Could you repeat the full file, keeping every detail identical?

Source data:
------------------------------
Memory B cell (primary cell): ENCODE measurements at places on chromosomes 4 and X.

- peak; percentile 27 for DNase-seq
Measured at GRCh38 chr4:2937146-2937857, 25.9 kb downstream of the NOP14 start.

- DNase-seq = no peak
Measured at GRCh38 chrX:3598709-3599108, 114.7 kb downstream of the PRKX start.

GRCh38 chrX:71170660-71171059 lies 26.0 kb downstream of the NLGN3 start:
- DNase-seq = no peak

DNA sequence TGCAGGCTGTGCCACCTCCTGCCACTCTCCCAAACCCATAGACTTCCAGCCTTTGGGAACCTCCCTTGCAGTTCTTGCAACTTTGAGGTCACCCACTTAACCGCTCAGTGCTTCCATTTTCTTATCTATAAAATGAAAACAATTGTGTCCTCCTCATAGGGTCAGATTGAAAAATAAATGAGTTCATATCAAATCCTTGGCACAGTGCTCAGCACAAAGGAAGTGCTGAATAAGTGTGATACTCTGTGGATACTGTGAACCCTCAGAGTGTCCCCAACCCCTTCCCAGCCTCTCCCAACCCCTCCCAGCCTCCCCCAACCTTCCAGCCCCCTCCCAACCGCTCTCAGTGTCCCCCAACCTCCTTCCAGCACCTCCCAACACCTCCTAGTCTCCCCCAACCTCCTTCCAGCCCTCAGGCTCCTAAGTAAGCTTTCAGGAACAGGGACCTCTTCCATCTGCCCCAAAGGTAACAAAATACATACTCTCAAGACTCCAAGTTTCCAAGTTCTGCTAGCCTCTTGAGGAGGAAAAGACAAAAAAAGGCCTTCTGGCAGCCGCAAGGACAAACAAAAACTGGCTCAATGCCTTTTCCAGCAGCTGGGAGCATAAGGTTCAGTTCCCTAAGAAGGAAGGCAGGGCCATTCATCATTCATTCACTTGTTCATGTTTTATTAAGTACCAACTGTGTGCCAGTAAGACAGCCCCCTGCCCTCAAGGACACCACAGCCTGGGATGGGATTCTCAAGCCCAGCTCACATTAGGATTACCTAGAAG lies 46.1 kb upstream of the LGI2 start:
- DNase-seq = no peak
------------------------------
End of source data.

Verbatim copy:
Memory B cell (primary cell): ENCODE measurements at places on chromosomes 4 and X.

- peak; percentile 27 for DNase-seq
Measured at GRCh38 chr4:2937146-2937857, 25.9 kb downstream of the NOP14 start.

- DNase-seq = no peak
Measured at GRCh38 chrX:3598709-3599108, 114.7 kb downstream of the PRKX start.

GRCh38 chrX:71170660-71171059 lies 26.0 kb downstream of the NLGN3 start:
- DNase-seq = no peak

DNA sequence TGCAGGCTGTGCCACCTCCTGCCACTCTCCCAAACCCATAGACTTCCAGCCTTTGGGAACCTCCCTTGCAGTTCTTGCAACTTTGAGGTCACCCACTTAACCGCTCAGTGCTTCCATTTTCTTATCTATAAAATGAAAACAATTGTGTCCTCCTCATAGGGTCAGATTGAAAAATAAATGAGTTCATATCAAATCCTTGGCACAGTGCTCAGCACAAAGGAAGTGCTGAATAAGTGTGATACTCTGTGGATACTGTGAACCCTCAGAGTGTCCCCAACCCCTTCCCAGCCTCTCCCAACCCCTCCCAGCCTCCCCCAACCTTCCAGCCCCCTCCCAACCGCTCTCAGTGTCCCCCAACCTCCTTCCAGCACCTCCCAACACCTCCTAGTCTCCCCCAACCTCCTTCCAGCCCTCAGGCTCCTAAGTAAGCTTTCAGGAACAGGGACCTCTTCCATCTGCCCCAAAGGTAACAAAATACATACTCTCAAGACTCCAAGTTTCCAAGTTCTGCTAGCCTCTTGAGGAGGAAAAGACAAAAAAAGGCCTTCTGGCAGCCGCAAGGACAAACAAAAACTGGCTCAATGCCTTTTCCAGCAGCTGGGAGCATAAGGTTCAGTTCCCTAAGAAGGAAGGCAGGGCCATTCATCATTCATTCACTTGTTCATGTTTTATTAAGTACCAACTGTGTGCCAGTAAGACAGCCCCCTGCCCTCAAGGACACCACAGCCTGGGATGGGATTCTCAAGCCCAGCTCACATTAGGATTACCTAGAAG lies 46.1 kb upstream of the LGI2 start:
- DNase-seq = no peak